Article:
4.3 A contract to create an equitable charge can take effect as an equitable charge, but here a further difficulty intrudes. Such a contract must comply with the requirements of Section 2 of the Law of Property (Miscellaneous Provisions) Act 1989. This means a written document or an exchange of documents incorporating all of the terms of the contract signed by or on behalf of both parties. Indeed it is for this reason that the good old days of creating a mortgage or charge by deposit of title deeds are well and truly behind us; see United Bank of Kuwait v Sahib [1997] Ch 107, as upheld in the Court of Appeal under the same reference. As Chadwick J., as he then was, pointed out in his judgment at first instance in that case, the basis of the creation of a mortgage or charge by the deposit of title deeds was contractual. As such this method of creating a security, by the deposit of title deeds, was caught and rendered void by Section 2 of the 1989 Act.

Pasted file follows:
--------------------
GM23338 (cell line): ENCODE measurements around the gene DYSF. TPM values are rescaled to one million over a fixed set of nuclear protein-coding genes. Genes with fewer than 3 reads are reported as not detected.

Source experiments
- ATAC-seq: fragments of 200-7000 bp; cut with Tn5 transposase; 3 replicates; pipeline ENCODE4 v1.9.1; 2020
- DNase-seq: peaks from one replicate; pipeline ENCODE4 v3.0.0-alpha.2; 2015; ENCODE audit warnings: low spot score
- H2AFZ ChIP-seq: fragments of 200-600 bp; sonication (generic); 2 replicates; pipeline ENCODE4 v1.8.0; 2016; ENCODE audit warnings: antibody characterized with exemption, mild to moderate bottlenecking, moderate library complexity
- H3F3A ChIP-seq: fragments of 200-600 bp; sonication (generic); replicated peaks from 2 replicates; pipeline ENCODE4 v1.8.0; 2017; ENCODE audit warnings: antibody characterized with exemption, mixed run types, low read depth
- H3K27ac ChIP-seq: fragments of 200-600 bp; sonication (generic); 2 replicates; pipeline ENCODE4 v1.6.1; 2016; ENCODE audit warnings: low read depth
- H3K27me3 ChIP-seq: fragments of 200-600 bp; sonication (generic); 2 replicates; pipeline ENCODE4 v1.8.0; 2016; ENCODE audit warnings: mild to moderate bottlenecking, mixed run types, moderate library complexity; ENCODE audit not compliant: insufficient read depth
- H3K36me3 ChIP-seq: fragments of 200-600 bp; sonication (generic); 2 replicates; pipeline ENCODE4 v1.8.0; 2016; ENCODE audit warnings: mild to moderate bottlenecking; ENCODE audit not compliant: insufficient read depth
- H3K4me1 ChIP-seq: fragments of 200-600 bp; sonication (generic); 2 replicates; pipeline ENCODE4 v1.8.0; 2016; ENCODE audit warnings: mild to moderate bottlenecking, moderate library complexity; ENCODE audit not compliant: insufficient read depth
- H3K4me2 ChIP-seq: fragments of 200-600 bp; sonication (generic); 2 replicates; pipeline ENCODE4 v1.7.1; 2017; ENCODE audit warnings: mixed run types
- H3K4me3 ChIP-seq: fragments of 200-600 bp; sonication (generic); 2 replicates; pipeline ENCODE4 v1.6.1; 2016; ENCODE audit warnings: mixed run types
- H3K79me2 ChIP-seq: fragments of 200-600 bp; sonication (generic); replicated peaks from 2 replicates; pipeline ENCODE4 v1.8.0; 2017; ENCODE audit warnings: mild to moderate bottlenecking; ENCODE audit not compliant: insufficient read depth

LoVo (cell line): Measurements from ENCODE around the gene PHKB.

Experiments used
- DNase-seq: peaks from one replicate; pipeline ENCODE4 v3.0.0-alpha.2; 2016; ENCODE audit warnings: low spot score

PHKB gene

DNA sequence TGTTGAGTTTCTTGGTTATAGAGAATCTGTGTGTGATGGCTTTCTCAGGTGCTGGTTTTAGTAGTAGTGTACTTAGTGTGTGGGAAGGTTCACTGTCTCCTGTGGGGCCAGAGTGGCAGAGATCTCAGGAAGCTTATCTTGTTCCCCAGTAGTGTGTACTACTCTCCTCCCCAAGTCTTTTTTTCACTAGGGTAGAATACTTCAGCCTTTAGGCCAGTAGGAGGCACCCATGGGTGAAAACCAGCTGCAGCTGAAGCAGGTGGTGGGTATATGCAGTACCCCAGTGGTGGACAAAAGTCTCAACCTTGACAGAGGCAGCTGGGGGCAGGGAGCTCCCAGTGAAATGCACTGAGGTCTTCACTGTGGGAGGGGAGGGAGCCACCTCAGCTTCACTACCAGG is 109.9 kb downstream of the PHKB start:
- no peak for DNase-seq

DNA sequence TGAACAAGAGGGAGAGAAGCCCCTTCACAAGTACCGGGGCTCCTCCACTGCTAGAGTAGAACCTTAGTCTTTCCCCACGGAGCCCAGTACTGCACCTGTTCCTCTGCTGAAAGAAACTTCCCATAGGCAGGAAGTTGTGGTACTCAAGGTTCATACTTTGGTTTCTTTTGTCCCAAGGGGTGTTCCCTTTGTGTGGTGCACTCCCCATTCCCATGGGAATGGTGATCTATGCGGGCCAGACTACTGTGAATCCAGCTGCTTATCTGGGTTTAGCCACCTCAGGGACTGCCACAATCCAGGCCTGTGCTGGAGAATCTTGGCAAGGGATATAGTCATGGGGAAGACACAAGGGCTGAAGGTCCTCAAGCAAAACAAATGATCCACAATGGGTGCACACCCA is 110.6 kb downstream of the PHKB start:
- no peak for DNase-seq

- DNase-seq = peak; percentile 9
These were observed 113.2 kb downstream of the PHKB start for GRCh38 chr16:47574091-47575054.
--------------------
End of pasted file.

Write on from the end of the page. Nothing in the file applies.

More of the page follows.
4.4 In the absence of a piece of paper the options available to a party trying to claim an equitable charge over land are limited. It may be that such a charge can be claimed by means of a resulting, implied or constructive trust. There is also the possibility of claiming such a charge on the basis of proprietary estoppel. Neither trust nor estoppel is an easy route. A claim to an equitable charge on the basis of trust or estoppel, particularly in the commercial context, is likely to run into the sort of difficulties which did for the claimant in Cobbe v Yeoman’s Row Management Ltd [2008] 1 WLR 1752. A full examination of this case, and its implications for the doctrine of proprietary estoppel is the subject matter of another lecture in this years series of Blundells Lectures. It is however worth looking briefly at Cobbe for the purpose of this lecture.